Silage Fermentation, Bacterial Community, and Aerobic Stability of Total Mixed Ration Containing Wet Corn Gluten Feed and Corn Stover Prepared with Different Additives

Zhang, G.; Fang, X.; Feng, G.; Li, Y.; Zhang, Y.

Animals: An Open Access Journal from Mdpi 10(10)

2020


ISSN/ISBN: 2076-2615
PMID: 33019521
DOI: 10.3390/ani10101775
Accession: 071068617

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Abstract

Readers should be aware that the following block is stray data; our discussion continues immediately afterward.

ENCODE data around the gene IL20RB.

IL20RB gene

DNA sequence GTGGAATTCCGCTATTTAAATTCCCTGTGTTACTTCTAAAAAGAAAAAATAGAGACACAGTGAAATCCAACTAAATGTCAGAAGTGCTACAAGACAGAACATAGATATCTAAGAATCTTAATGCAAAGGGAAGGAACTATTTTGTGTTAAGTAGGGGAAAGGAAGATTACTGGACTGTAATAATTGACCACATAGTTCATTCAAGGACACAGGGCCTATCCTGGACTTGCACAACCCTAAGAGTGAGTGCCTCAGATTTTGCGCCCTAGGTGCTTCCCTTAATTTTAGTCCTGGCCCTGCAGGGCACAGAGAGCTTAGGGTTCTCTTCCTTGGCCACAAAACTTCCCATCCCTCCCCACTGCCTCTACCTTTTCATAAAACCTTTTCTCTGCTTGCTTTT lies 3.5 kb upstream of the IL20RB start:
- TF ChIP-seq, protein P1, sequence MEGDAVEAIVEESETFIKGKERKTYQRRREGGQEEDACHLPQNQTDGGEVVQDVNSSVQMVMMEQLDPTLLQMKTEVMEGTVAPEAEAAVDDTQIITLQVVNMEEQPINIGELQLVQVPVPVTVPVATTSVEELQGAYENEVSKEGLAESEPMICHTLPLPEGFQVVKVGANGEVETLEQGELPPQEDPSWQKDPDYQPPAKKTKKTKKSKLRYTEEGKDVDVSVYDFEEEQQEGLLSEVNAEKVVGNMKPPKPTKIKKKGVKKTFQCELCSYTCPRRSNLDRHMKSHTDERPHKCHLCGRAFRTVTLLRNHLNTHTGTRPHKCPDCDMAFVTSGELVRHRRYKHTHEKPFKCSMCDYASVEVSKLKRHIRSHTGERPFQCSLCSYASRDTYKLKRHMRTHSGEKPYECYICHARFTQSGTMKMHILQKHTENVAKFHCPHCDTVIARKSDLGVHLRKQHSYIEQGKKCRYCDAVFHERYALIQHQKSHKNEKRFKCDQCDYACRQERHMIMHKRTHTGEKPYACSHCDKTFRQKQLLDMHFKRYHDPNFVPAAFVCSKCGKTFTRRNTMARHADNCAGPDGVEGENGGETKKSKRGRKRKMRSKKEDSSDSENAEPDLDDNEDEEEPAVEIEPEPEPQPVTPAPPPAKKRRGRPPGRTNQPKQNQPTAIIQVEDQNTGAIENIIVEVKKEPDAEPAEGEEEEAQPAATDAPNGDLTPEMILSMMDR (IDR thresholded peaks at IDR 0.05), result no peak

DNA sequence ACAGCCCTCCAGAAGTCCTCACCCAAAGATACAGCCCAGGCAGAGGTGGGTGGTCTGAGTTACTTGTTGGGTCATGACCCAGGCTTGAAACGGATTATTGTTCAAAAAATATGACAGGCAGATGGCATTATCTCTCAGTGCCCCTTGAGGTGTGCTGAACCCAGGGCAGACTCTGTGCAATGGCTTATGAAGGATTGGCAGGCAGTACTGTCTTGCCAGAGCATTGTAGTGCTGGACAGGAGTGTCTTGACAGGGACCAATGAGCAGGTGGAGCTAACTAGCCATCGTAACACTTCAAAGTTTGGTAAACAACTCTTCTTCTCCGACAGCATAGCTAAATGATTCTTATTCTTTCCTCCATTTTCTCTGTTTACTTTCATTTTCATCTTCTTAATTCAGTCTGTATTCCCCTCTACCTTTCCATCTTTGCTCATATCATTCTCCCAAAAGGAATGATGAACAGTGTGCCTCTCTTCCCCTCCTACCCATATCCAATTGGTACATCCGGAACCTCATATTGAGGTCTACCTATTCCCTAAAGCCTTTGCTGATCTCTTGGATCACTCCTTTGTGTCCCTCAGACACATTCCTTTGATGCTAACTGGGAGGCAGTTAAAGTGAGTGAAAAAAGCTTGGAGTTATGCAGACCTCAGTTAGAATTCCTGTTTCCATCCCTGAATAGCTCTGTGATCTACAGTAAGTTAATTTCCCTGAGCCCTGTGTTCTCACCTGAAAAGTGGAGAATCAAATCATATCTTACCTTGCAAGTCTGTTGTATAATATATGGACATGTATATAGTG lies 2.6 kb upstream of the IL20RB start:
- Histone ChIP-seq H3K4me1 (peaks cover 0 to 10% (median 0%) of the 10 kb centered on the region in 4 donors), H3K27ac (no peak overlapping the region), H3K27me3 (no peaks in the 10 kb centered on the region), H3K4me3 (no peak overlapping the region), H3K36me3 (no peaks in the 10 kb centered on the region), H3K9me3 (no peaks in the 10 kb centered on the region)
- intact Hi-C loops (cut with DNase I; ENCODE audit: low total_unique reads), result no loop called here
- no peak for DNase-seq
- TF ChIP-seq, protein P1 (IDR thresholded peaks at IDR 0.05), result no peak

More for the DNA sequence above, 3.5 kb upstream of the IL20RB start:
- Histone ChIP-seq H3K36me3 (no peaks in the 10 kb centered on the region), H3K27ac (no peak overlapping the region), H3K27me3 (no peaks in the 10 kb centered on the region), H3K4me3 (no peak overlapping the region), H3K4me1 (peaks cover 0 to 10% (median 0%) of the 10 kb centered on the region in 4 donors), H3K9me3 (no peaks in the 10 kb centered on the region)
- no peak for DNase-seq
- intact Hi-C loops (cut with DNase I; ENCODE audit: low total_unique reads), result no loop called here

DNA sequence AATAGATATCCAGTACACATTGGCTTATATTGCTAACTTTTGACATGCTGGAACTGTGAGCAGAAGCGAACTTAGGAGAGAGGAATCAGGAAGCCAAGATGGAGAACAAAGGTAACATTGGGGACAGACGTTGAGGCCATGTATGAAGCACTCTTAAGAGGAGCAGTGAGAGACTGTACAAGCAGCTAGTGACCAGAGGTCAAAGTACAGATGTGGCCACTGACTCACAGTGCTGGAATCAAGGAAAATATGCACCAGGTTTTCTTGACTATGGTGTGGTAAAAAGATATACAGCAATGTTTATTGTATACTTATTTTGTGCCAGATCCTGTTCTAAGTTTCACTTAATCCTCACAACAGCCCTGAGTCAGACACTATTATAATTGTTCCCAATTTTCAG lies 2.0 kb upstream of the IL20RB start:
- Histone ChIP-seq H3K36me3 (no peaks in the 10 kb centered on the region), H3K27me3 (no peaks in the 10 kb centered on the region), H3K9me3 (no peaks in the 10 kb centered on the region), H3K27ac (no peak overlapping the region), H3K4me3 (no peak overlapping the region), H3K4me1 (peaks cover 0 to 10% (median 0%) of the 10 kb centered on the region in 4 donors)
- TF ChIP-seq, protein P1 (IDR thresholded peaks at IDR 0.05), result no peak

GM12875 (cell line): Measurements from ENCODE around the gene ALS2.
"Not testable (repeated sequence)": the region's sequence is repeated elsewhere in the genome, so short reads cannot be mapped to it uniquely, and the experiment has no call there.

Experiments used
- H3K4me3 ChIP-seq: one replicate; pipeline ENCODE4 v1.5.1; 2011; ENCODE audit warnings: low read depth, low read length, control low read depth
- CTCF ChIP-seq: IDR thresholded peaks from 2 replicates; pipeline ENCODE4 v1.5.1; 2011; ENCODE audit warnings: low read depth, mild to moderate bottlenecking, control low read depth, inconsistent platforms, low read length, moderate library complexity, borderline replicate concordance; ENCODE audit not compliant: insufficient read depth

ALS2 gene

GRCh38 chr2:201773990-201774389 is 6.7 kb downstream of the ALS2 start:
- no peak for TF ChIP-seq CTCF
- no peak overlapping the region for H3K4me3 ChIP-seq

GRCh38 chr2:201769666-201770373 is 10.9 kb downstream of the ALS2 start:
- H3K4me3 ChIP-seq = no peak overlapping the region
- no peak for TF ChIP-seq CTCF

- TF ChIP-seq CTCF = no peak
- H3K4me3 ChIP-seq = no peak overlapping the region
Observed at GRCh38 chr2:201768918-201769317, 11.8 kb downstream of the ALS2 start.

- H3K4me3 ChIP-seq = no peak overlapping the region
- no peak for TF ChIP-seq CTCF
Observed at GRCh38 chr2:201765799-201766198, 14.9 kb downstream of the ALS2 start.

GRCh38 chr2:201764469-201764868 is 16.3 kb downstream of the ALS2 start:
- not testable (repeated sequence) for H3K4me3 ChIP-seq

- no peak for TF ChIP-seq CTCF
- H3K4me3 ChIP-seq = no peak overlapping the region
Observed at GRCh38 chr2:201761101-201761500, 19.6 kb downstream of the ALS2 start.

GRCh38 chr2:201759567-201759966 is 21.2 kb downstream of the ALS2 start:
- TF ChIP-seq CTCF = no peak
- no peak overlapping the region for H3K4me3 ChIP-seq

Simple Summary Wet corn gluten feed (WCGF) is a feed containing high moisture and rapidly digestible, non-forage fiber and protein for dairy cows, that is difficult to preserve. The use of corn stover as roughage by ruminants is limited by its poor digestibility. Total mixed ration (TMR) silage is an ensiling mixed feed that can fully mix forage and concentrate in a specific ratio to satisfy the nutritional needs of dairy cows, which has become an effective method of preservation of high-moisture byproducts. The objective of this study was to investigate the effects of different additives on the fermentation quality, bacterial community, and aerobic stability of TMR silage containing WCGF and corn stover. Inoculation with lactic acid bacteria (LAB) + fibrolytic enzyme (EN) and LAB improved aerobic stability of TMR silages indicated by higher and more stable LA and AA contents, a smaller rise in pH, and yeast count than other silages. Total mixed ration silage inoculated the LAB + EN and LAB can become an effective method of preserving high-moisture WCGF and corn stover with poor digestibility. The objective of this study was to investigate the effects of different additives on the fermentation quality, bacterial community, and aerobic stability of total mixed ration (TMR) silage containing wet corn gluten feed (WCGF) and corn stover. The TMR was ensiled with four treatments: (1) no additive (control); (2) lactic acid bacteria (LAB); (3) fibrolytic enzyme (EN); (4) LAB + EN. The EN and LAB + EN decreased the neutral detergent fiber and acid detergent fiber contents. Additives led to a higher lactic acid (LA) content (p < 0.0001) compared to control at all ensiling times. Silages inoculated with LAB and LAB + EN had higher dry matter (p = 0.0007), LA (p < 0.0001) and acetic acid (AA) contents (p < 0.0001) compared to control. The LAB and LAB + EN had significantly lowest ammonia nitrogen among the treatments, while no significant difference occurred after days 7 of ensiling. Silages treated with LAB and LAB + EN had a higher LAB count (p < 0.0001) and a lower pH, yeast, and mold counts compared to other silages. The LAB and LAB + EN greatly increased the portions of Firmicutes and Lactobacillus (p < 0.0001, and p < 0.0001, respectively) and reduced undesirable bacteria. Inoculation with LAB + EN and LAB improved aerobic stability of TMR silages indicated by higher and more stable LA and AA contents, smaller rise in pH, and yeast count than other silages. The LAB + EN and LAB reduced microbial diversity and improved the fermentation quality and aerobic stability of TMR silage containing WCGF and corn stover.